FriendlyFixer here. It seems we talk about databases a lot right? I promise this one will get technical as well but I will refrain from any outright jokes. As always, there is a MUST READ section followed by a MAYBE READ section.
- RFB uses two different backend storage technologies, MySQL and Redis
- For security reasons we were required to upgrade MySQL to version 8 (from 5.7)
- Extensive testing was performed during upgrade and before releasing live
- At this time RFB started experiencing major game issues
- Marches getting stuck
- Heroes stuck in deployment
- Players being annoyed
- Extreme lag during Events (such as BM)
- Players locked out of game
- Assuming it was related to the upgrade we checked several things
- ‘diffs’ (checking for differences using a tool) against the configurations for 5.7 and 8
- Documentation on 5.7 vs 8 changes
- Profiling various parts of the game, specifically the ‘slow queries’
- Surprise! None of these did anything
- The ‘diffs’ showed no configuration changes
- The documents suggested everything was better in MySQL 8 land
- Profiling showed that some queries were slow
- Like, REALLY slow. Tens of seconds up to a minute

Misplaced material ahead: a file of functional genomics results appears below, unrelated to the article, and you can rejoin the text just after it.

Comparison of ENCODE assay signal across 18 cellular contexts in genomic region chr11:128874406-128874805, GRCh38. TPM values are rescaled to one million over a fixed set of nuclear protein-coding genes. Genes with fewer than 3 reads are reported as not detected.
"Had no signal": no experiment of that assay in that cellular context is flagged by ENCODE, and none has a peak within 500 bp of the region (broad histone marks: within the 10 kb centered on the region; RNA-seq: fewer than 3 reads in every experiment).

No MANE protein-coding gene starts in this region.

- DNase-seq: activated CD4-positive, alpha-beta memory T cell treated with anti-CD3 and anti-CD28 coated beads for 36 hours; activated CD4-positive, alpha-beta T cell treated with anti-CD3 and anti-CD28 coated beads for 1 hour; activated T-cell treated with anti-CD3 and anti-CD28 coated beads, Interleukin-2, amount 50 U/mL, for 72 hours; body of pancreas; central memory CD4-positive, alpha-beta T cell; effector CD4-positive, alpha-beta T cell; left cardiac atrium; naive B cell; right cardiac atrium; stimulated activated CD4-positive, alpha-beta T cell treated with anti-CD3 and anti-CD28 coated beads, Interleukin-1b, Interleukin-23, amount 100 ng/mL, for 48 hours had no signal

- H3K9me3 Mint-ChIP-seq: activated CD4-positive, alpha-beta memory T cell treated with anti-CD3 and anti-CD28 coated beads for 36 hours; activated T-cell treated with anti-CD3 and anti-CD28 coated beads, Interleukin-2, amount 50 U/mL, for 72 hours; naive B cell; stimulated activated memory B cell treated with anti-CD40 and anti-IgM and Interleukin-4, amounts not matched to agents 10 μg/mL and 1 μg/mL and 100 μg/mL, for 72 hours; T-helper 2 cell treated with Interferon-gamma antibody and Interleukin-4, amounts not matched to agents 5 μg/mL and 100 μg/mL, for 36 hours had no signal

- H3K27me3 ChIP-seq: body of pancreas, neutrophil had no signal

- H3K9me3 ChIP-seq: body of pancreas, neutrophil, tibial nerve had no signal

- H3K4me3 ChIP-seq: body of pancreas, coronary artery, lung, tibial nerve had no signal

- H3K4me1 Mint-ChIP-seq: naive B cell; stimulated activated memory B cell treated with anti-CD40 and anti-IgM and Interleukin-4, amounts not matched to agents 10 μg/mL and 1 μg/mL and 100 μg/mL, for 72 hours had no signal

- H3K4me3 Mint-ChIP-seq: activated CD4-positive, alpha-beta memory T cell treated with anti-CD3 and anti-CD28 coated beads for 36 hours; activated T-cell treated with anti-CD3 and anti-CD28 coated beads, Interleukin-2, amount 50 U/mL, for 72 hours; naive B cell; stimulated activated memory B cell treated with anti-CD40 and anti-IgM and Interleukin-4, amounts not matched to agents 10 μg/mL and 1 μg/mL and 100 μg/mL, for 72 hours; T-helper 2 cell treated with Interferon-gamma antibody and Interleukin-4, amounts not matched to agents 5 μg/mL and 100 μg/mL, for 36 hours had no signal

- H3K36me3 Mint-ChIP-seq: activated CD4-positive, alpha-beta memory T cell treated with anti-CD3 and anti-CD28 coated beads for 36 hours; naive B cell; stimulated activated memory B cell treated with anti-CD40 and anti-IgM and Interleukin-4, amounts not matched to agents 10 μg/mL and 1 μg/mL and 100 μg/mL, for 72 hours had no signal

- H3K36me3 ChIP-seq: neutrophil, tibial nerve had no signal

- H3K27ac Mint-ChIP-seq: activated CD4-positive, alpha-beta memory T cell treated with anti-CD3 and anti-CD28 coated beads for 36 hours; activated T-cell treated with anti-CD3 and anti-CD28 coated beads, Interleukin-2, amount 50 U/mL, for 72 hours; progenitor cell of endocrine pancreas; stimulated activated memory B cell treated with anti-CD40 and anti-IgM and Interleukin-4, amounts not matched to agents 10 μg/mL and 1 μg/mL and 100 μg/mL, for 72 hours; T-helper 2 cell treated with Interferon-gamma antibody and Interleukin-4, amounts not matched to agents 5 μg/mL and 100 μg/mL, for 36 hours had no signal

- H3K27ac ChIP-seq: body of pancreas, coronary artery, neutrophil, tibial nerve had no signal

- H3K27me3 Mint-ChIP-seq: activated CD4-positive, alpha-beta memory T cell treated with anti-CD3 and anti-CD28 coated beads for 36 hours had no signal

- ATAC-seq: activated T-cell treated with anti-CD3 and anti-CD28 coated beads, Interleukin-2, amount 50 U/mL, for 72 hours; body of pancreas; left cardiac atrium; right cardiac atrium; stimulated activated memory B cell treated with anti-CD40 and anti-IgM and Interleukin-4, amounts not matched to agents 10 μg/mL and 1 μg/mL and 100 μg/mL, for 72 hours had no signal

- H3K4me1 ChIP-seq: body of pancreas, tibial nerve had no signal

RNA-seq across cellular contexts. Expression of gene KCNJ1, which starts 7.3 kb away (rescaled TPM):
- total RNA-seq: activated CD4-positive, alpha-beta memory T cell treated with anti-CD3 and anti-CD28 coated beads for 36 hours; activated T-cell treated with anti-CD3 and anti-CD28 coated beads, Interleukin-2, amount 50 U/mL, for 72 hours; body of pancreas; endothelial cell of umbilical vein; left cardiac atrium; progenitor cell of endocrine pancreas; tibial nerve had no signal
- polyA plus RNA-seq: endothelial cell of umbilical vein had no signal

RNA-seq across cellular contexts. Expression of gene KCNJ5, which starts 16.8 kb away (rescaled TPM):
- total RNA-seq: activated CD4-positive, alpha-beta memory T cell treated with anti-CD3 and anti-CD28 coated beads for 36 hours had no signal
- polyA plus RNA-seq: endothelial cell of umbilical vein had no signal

- That is an eternity in computer land
- We did more profiling with log outputs that broke down the parts of the slow queries
- We made changes to the code to reduce the reliance on a form of ‘locking’ behaviour the game was doing
At this point we were getting some rather urgent messages from players asking if we knew the game was broken. Some of our engineering effort had to shift to creating a method to ‘unstick’ players who were unable to play. Thankfully, that didn’t take too long and we got back to the ‘adventures in DB land: MySQL 8 edition’.
MUST READ (The SQL):
- We found a configuration difference
- A property had been renamed between MySQL 5.7 and 8
- Since we used the old name in our config, the property was set to its default value